Director: Patrick Picard
Writer: Patrick Picard
Stars: Annalise Basso, Liam Aiken, Joe Adler
They say the journey matters more than the destination. In the case of The Bloodhound, the adage definitely applies, especially since it often doesn’t appear to have a destination…much like every spontaneous road trip I’ve ever taken.
That isn’t necessarily meant as criticism. Whenever I’ve listened to Pink Floyd’s Dark Side of the Moon, I cared less about Roger Waters’ metaphorical cynicism than kicking back to let the music carry me away. If you’re similarly able to focus on the music over the message, The Bloodhound isn’t without its rewards.
Wealthy-but-reclusive J.P. (Joe Adler) invites displaced childhood friend Francis (Liam Aiken) to the home he inherited after his parents died. J.P. is an oddball, to say the least…sickly, agoraphobic and distrusting of outsiders, he hasn’t left the house in two years, content to live off his inheritance while taking care of his sister, Vivian, who’s even more reclusive, almost never leaving her room. In fact, since we only ever see her when she ventures into Francis’ room at night, we entertain the notion she might already be dead.
J.P. and Francis’ conversations are interesting, if often one-sided, with J.P. doing much of the talking. It’s immediately clear he ain’t quite right in the head, nor does Francis turn out to be the trusted lifelong friend we first assume (though he obviously cares for both J.P. and Vivian). There’s also conflict, sometimes subtle, sometimes violent. Meanwhile, the house may or may not be haunted, or possessed, or alive (we’re never sure), exacerbated by a hooded figure that comes-and-goes, crawling on all-fours from the house to a nearby pond and back again…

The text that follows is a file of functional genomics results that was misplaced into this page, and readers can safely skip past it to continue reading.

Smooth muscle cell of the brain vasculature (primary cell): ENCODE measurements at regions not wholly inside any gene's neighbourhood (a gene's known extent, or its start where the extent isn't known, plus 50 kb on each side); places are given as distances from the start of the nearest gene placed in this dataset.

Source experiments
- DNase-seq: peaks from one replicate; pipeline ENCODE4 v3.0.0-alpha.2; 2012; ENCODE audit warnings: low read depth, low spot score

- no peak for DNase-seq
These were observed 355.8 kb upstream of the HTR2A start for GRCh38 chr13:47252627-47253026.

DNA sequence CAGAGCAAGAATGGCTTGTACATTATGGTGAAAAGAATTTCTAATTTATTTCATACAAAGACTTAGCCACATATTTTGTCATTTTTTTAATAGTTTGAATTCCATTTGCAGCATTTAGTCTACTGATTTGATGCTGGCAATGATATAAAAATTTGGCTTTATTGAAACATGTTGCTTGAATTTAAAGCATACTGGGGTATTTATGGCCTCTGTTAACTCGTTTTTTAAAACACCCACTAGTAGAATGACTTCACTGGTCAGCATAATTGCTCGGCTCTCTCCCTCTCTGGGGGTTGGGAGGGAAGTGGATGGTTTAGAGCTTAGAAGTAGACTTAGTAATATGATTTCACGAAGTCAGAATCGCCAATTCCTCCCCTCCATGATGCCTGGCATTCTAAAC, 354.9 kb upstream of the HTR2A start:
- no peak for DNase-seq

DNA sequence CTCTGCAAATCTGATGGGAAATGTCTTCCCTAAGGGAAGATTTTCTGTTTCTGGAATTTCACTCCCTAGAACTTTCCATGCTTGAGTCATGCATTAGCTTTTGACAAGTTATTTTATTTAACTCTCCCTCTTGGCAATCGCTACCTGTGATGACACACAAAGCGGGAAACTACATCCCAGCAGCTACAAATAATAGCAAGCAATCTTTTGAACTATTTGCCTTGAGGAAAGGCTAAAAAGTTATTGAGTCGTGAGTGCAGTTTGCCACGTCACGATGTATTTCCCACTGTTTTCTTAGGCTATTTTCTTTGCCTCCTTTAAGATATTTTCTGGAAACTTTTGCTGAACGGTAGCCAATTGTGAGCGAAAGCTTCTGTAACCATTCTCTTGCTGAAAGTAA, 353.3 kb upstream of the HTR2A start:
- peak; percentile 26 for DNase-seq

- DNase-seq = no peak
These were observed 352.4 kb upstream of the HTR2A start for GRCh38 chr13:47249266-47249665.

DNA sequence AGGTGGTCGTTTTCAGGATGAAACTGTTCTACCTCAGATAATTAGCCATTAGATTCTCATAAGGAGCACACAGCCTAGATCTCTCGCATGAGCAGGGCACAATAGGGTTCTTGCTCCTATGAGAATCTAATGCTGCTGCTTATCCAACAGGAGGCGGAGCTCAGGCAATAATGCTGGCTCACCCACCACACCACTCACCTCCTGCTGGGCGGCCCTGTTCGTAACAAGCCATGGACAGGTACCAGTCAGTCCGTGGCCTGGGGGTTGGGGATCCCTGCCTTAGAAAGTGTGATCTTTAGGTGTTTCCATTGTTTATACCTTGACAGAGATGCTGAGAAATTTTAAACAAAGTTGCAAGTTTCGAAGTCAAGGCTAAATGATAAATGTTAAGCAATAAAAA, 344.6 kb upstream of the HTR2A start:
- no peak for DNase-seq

…or something like that. Writer/director Patrick Picard seldom provides answers and may not even know them himself, which will probably frustrate the hell out of some viewers. Though never particularly scary, there’s a definite horror vibe throughout the proceedings from the very first scene. It may be all for naught, but in the moment, The Bloodhound manages a quietly unnerving tone, even when we’re not always sure why we’re creeped out.
The film is aided considerably by its characters and setting. With the exception of a late-inning moral dilemma, Francis is mostly a casual observer, but J.P. is uncomfortably compelling – right down to his appearance and expressions – and he’s well played by Adler, who conveys menace even when displaying generosity. The house itself is a bizarre creation, massive-yet-claustrophobic, with ‘70s-style architecture, narrow rooms, dim lighting and stark decor. It’s practically a secondary character.
Though The Bloodhound does come to an interesting conclusion, I imagine some viewers will walk away unimpressed – perhaps irritated – with a denouement that doesn’t tie-up loose ends into a tidy bow or answer nagging questions (of which there are plenty). But Picard is far less concerned with narrative clarity than creating a singular mood, which he manages to do quite well. He also knows not to test the viewer’s patience for too long. Running a relatively brief 71 minutes, The Bloodhound is like a quick road trip with no real destination in-mind and coming to a conclusion just before everyone gets tired of sitting in the car.